It was an unpleasant experience but it’s also part of travelling in a poor country. We are just glad nothing worse happened and will be more vigilant.

Amazing that so many tourists walk round with cameras, looking at phones instead of paying attention to their surroundings, dress and act like they are still at home. I think they book the holiday and come here without doing any research.


#678

Haven’t tried but I think those would be good substitutes. I used the wonton part of this recipe for the wontons, it’s quite simple.


#679

She made it earlier in the day (another batch!!) so i can bring as a gift to dear friends in nyc that are big fans ;))


(John Hartley) #680

Presunto - many thanks for the detailed response. I see merguez wraps in the near future. Or possibly merguez tagine

And the tourist info all makes sense. I speak as someone who has twice been a victim of pickpockets (Paris and Tenerife). Actually the partner was the actual victim both times but it was unpleasant for both of us. By the by, your countries visted score is more than twice ours, which stands at 18.


#681

I would love to read more about this. I plan to visit Morroco, but right now my son is in Istanbul. The hubs shared US travel advisory but son wasn’t having it. (He says he gets warnings right here. Which is why he is probably not the most vulnerable looking guy.)

I have a feeling there might be similarities (to Morocco; not US.) Is there a better forum?


( :@)) :@)) ) #682

Try TripAvisor and Lonely Planet discussion forums.


( :@)) :@)) ) #683

If we don’t keep going back to the same countries and places the total number would be twice as high. You also go back to the same places and countries all the time.


#684

Isn’t duck considered as red meat? Can you eat that?


#685

Of course!

Something I found on TripAdvisor , but can’t seem to link. Not all relevant of course, but touches on some of my concerns.

" Posted on June 3, 2017 by akuas

I’ll be completely honest, I was afraid to travel to Morocco. Call it irrational, call it ignorance, call it “American media syndrome”, etc. I didn’t know how an Islamic country (even in Africa) would receive me – an African-American, Christian, Female. I had a very uncomfortable experience on a crowded train in Istanbul and was haggled and hassled way more than anyone would want on that 8-hour layover and automatically associated Islamic culture with that experience. I was absolutely blown away by how incorrect my assumptions were – the people were hospitable, good-spirited and friendly, welcoming us with open arms, the crowded medinas didn’t make me feel any more unsafe than the NYC subway during rush hour, and the country itself was beautifully filled with color and texture and warmth. I will 110% travel back to Morocco for more."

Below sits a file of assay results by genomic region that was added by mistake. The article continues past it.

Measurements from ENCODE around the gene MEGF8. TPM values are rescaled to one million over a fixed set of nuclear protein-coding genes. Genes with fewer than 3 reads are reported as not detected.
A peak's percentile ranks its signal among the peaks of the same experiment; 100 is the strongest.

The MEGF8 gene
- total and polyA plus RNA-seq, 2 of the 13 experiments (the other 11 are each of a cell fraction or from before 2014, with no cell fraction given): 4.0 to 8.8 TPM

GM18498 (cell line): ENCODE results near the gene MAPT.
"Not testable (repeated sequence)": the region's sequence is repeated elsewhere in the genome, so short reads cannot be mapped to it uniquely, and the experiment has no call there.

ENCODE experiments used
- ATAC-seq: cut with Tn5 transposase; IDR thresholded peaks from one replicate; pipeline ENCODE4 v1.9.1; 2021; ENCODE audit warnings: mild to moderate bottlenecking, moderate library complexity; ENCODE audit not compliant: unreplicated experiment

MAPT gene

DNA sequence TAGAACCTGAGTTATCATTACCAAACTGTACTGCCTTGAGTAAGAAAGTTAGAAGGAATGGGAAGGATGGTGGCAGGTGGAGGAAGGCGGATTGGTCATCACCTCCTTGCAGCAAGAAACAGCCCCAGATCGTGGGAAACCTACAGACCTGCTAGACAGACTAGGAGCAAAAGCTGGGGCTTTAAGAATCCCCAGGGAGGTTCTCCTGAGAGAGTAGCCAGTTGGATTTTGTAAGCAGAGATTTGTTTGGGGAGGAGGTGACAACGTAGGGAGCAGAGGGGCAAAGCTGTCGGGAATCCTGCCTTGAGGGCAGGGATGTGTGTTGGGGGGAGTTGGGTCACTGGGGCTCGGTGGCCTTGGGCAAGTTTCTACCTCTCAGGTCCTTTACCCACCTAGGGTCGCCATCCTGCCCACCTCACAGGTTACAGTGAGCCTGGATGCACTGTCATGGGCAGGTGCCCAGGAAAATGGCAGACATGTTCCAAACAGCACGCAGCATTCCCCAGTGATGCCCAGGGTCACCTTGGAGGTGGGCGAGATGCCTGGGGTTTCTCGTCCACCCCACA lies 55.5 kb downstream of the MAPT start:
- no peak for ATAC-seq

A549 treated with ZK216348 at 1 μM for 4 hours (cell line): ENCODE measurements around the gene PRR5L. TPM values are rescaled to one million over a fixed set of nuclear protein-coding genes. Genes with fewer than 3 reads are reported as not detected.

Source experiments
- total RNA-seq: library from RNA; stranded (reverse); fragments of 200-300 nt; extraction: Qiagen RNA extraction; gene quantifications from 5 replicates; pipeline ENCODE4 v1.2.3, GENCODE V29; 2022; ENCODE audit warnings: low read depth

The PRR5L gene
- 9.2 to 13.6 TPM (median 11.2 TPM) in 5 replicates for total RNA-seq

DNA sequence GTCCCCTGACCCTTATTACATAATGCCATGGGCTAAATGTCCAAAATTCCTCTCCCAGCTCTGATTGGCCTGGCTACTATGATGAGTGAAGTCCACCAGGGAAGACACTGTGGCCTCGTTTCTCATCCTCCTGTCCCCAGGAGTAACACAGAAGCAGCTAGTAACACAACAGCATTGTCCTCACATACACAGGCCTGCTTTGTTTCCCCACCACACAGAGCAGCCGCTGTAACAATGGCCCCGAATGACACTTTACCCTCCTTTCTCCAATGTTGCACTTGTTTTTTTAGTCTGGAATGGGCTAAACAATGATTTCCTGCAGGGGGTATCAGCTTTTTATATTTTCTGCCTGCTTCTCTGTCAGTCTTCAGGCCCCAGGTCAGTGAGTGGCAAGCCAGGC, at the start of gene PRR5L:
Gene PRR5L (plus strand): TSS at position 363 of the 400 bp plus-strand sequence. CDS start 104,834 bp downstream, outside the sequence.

This might be the link

Whenintravel- Morocco

WhenIntravel-Istanbul


#686

Completely different dish. Frita is a pied noir dish. More information here: https://fr.wikipedia.org/wiki/Frita
(The page only exists in French, but I remember you have mentioned you read French.)

Not sure if I like lamb lung, I think I have tried pork lung in soup, not something memorable or particularly good.

Victim in Amsterdam, nearly victim in Rome and Paris (2 times, items were in the thieves’ hands but fought back). I guess need to be careful in big cities or touristic areas.


#687

Alpha Gal syndrome only pertains to red meat from 4 legged animals with hoofs ( excluding monkeys) and that would be pork, beef, lamb, venison, elk, goat, rabbit, reindeers and other four legged animals with hoofs as they have complex alpha galactose carbohydrate which are not found in birds, duck, turkey chicken as well as human beings, so when a lone star tick bites a 4 legged animal with hoofs, their saliva would have the complex carbohydrate alpha galactose which is transferred to a human being like me when they bite me. That complex carbohydrate get injected into my body as an allergen, and I will react by producing antibody, clinically will and can have delayed anaphylaxis called alpha gal syndrome. Patients are told not to eat any red meat from these animals and to avoid milk, ice cream cheese gelatin if their numbers are h high. Initially, I was told to avoid milk but can eat cheese, However, I had some almond float ( made with gelatin twice) and I did react very severely. After af ew weeks, I am allowed to use regular milk in my coffee and I do eat cheese.

However, I have a very complex body in that I suffered from hives, bronchospasm ( asthmatic attacks) when exposed to certain allergen thruout my life. I react to all kinds of insects, grass, fragrance, cats etc etc and cannot eat raw carrots, peaches unless canned, cooked, watermelon, cantaloupe etc.

Last year , a test became available for laboratories and allergist( under study for years) which can show whether one’s chronic urticaria ( hives) is allergic or the so called non allergic urticaria. When the test result is very high like mine,(10 being top normal, beyond 10, it is considered autoimmune. Mine is 25) they consider it as autoimmune disease in which our normal immune system, instead of protecting our body against invading microorganism such as virus or bacteria, which under normal conditions cannot be triggered to produce antibody that attack our own body cells, made a mistake and attack the very cells they are meant to protect. There are many varied autoimmune disease. of which my current type 2 diabetes is one ( I have never been a pre diabetic, do not have the physique or the lifestyle of a diabetic, was 100 lbs soaking wet) , yet I developed type 2 diabetes when under stress 4 years ago. Gluten enteropathy is a type of autoimmune disease.

My test shows that I not only have very high alpa gal result ( not seen by my allergist) but I also have positive antibodies against pork, beef lamb. So, whether I am reacting bec of alpha gal or auto immune disease against the last 2 meals of a small bowl of almond float made with gelatin - (6tablespoon spoon of gelatin , sugar and 24 ounce of eval milk was my recipe), my allergist cannot tell. Of course, I had a bowl yesterday but had dinner in a restaurant and cannot be 100% sure that my food was not contaminated.

During my husband’s lifetime, I was very careful in not contaminating his food with gluten. I often had separate utensils and cookware which are difficult to clean ( pasta cooker, waffle makers, etc) .

I am lucky that my poms cannot suffer from alpha gal.

Hope this in the simple layman’s term explains to whoever is interested in the topic.


#688

Rummaging through the freezer yielded half a bag of speckled butter beans and a few links of semi-dry sausage. Set them to simmer with water for a few hours. Made a pan of corn bread. Perfect!

Leftover bean broth and sausage will be used to flavor my New Years Day greens.